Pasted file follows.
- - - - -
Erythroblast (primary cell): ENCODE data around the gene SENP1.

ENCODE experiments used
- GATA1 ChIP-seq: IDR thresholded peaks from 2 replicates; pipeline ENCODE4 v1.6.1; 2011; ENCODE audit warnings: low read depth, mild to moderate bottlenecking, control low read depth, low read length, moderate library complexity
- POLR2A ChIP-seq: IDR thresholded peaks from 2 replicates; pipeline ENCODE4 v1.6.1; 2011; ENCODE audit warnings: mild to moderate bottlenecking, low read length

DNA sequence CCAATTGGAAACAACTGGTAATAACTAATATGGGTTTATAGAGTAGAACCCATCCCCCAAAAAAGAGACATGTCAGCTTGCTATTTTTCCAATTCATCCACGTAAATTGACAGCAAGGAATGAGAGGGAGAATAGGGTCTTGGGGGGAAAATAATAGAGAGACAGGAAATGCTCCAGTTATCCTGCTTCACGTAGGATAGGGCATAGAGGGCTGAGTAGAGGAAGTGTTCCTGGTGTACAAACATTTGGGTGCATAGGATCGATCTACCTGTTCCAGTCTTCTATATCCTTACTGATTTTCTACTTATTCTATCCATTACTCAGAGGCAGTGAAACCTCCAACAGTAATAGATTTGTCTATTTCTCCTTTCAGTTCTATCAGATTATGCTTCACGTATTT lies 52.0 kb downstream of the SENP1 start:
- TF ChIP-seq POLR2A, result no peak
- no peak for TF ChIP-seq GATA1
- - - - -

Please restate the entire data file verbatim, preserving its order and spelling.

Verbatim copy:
Erythroblast (primary cell): ENCODE data around the gene SENP1.

ENCODE experiments used
- GATA1 ChIP-seq: IDR thresholded peaks from 2 replicates; pipeline ENCODE4 v1.6.1; 2011; ENCODE audit warnings: low read depth, mild to moderate bottlenecking, control low read depth, low read length, moderate library complexity
- POLR2A ChIP-seq: IDR thresholded peaks from 2 replicates; pipeline ENCODE4 v1.6.1; 2011; ENCODE audit warnings: mild to moderate bottlenecking, low read length

DNA sequence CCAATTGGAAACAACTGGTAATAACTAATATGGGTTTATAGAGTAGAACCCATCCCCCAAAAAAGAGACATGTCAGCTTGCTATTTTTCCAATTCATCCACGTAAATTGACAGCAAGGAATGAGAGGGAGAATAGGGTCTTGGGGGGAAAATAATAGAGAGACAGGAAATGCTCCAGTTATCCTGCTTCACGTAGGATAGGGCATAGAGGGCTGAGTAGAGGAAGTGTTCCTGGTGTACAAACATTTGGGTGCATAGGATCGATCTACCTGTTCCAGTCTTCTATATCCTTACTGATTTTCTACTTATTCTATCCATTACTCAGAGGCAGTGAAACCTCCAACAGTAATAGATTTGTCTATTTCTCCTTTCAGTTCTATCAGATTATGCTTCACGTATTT lies 52.0 kb downstream of the SENP1 start:
- TF ChIP-seq POLR2A, result no peak
- no peak for TF ChIP-seq GATA1